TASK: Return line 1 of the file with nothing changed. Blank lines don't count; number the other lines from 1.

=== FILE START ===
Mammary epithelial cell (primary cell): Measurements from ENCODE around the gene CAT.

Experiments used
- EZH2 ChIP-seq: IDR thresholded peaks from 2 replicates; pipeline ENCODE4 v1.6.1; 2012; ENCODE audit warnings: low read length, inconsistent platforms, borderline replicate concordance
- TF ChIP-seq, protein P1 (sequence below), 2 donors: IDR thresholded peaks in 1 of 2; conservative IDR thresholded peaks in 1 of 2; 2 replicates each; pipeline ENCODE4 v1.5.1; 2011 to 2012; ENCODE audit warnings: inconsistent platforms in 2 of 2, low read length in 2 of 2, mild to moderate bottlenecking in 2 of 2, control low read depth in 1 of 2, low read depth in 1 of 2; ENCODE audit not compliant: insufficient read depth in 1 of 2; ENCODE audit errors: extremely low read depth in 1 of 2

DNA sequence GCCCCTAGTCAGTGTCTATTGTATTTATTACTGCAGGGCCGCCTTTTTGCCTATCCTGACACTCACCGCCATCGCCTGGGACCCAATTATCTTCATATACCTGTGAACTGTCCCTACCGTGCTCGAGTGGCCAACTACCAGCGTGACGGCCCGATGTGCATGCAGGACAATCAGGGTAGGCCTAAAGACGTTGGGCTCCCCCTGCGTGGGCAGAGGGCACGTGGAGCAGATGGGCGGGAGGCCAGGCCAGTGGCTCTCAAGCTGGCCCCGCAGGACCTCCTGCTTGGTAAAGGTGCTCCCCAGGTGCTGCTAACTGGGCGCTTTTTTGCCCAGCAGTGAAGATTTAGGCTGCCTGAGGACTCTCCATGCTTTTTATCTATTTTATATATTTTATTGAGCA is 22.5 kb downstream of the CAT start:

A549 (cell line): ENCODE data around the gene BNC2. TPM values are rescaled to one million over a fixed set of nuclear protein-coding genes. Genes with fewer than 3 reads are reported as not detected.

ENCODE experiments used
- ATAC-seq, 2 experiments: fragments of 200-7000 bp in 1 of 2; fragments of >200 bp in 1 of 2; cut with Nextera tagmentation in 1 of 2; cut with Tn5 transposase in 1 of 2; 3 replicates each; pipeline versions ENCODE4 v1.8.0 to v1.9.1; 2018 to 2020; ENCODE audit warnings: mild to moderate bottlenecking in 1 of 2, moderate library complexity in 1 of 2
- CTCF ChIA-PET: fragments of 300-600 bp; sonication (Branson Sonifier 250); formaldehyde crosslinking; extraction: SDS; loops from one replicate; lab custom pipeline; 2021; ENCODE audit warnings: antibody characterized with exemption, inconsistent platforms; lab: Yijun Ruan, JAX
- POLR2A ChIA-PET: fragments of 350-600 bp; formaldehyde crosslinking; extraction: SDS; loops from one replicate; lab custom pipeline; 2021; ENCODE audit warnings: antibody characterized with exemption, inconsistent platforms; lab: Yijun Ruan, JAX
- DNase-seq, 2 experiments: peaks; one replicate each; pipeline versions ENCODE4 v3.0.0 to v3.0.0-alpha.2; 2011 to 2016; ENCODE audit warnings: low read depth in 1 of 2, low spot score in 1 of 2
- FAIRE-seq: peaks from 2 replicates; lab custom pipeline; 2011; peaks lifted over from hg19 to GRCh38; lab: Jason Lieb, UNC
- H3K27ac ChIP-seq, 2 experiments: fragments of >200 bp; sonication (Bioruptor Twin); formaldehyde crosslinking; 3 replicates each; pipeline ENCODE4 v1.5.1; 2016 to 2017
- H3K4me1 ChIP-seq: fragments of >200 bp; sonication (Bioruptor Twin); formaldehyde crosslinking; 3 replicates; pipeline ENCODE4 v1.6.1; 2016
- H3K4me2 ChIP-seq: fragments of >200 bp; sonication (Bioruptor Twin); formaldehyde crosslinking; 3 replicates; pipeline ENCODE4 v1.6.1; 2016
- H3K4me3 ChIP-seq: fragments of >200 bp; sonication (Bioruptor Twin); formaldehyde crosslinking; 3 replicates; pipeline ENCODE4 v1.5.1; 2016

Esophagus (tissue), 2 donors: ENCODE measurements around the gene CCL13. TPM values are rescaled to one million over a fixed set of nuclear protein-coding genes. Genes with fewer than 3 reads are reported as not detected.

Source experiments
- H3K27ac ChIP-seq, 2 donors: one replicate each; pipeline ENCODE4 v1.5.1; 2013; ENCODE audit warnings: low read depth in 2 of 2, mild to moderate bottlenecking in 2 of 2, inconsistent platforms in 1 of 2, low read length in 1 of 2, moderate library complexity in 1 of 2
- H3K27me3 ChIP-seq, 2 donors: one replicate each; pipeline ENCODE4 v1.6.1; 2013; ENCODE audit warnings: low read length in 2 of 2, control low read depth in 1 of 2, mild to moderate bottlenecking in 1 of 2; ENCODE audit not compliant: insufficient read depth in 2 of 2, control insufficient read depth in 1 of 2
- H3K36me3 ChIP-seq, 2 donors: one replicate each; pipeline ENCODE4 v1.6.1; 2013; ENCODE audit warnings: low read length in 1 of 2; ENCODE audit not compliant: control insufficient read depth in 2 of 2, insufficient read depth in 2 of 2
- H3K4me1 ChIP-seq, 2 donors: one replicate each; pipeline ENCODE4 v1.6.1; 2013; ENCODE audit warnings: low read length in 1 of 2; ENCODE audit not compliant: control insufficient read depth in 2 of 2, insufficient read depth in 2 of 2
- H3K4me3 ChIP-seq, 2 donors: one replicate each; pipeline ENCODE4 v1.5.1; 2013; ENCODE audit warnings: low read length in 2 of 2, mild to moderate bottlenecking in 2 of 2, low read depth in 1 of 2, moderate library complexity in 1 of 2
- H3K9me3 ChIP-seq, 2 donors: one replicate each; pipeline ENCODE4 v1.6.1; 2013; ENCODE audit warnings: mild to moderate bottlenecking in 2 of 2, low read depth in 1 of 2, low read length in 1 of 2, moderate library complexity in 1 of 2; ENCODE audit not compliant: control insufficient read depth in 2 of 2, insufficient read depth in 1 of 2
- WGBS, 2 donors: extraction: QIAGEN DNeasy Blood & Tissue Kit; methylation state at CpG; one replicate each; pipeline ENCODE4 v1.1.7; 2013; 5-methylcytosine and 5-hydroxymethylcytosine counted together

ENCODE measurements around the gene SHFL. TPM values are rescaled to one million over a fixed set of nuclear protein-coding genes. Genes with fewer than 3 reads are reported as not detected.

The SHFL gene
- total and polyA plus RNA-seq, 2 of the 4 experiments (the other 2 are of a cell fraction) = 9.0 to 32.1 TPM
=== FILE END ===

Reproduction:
Mammary epithelial cell (primary cell): Measurements from ENCODE around the gene CAT.